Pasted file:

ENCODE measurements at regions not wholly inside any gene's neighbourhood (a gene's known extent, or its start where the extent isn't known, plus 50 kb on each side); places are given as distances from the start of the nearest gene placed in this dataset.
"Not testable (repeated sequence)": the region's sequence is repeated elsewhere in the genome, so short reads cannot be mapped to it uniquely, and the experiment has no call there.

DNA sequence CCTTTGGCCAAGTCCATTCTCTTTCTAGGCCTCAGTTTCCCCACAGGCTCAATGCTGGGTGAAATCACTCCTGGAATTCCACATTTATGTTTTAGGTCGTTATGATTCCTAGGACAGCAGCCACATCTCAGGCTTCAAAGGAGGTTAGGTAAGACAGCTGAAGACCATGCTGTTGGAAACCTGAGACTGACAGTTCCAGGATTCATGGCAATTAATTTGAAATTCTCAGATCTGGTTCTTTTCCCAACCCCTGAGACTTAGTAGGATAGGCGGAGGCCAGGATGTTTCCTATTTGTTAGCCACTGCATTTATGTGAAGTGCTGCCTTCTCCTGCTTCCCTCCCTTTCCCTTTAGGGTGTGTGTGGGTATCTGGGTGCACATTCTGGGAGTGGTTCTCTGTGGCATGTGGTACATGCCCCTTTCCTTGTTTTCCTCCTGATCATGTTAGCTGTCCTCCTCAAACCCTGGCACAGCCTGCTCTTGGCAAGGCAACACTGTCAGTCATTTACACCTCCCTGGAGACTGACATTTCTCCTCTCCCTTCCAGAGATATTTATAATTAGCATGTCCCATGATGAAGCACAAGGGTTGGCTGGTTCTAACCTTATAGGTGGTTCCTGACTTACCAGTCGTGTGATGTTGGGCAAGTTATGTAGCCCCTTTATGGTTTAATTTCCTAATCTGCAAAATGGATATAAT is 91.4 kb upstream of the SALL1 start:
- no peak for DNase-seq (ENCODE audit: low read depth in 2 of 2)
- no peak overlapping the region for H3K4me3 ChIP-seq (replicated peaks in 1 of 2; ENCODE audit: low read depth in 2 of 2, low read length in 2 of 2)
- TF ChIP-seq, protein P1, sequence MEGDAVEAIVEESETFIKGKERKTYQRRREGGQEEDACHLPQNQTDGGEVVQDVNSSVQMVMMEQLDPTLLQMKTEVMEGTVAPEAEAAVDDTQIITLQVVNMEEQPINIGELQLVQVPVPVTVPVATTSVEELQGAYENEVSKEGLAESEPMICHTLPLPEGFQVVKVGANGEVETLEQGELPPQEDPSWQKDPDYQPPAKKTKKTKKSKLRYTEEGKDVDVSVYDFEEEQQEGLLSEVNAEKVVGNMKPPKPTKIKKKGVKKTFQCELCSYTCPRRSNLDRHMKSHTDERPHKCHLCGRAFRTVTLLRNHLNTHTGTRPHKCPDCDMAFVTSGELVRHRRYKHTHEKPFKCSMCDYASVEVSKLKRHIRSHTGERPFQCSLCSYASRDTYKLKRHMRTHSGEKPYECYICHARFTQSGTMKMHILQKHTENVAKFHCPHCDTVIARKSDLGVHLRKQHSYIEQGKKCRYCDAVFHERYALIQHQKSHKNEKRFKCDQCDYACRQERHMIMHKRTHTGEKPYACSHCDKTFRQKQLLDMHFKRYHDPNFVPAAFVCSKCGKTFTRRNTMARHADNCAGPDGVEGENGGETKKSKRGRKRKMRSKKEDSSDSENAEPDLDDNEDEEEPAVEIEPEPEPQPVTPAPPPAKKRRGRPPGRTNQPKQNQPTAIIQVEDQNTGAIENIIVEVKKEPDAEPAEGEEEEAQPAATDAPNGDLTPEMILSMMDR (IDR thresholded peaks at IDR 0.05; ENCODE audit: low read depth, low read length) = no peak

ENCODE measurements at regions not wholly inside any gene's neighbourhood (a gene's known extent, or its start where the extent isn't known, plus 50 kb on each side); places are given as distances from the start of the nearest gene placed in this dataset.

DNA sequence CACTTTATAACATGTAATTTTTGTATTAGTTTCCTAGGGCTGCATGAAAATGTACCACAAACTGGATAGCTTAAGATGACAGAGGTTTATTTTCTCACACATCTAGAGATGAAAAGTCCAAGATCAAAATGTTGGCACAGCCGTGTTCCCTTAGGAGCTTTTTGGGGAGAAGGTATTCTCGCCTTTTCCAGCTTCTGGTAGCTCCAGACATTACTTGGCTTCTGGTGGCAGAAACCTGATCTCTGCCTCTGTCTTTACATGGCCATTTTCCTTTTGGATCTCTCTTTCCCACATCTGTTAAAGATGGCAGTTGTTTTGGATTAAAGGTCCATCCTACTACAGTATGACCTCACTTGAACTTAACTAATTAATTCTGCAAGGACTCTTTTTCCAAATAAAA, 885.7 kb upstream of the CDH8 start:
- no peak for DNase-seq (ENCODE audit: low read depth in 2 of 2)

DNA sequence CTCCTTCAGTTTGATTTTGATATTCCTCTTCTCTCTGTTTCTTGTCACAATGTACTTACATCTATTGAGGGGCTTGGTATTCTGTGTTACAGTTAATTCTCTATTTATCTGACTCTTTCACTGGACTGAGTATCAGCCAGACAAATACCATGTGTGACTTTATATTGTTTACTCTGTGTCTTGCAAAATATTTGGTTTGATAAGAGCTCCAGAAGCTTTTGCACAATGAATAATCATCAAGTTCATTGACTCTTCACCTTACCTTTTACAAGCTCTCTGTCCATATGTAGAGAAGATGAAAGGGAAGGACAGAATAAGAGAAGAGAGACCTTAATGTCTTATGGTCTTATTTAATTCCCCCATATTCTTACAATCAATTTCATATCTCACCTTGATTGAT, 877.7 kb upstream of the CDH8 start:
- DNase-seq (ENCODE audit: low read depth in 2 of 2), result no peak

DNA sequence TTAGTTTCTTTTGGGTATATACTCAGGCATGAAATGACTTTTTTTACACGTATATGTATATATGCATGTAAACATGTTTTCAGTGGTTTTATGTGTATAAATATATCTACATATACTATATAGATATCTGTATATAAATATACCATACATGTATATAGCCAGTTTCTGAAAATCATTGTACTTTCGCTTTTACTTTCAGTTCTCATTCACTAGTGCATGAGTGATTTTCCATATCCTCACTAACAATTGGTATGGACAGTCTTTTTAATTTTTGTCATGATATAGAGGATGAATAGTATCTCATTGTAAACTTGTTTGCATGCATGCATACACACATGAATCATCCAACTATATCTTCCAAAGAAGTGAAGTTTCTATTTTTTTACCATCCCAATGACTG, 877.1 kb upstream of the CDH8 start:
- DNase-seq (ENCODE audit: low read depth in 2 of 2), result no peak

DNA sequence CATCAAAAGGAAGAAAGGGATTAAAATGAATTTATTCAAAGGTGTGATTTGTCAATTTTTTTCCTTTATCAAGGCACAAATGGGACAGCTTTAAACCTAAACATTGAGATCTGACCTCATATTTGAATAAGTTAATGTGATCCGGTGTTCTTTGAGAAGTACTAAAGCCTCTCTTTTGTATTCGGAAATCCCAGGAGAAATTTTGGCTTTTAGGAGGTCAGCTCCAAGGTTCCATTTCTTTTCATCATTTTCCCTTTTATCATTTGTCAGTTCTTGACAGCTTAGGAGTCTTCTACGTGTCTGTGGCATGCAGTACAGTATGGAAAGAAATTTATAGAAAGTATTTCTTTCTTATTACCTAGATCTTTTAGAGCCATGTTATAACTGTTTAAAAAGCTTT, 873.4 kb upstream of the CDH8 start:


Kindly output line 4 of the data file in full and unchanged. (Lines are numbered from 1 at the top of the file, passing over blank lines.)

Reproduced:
- no peak for DNase-seq (ENCODE audit: low read depth in 2 of 2)